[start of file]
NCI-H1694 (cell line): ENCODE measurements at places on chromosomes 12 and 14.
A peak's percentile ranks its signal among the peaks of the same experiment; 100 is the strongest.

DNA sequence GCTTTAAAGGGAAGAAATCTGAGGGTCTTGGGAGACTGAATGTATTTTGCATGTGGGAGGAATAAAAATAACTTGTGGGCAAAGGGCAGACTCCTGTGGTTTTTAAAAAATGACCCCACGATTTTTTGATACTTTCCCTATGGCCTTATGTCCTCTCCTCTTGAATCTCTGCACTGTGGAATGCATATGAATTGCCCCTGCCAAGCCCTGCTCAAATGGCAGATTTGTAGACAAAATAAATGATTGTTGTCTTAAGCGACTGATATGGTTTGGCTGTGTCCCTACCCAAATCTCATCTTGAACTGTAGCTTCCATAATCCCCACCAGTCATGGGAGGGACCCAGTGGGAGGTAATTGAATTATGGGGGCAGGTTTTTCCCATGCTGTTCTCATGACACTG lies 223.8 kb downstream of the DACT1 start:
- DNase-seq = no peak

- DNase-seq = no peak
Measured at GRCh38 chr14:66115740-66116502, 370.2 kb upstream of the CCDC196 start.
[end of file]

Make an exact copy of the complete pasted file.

NCI-H1694 (cell line): ENCODE measurements at places on chromosomes 12 and 14.
A peak's percentile ranks its signal among the peaks of the same experiment; 100 is the strongest.

DNA sequence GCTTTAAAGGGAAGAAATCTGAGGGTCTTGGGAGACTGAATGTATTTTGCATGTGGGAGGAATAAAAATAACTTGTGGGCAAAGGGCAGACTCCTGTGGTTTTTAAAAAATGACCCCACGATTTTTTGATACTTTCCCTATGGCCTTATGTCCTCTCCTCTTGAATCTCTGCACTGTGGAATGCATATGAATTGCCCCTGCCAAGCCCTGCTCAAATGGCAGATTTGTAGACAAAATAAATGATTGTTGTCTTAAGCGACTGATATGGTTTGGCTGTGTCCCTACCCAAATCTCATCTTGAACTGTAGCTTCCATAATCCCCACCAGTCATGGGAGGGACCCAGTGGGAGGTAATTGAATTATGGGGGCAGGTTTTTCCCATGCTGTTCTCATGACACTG lies 223.8 kb downstream of the DACT1 start:
- DNase-seq = no peak

- DNase-seq = no peak
Measured at GRCh38 chr14:66115740-66116502, 370.2 kb upstream of the CCDC196 start.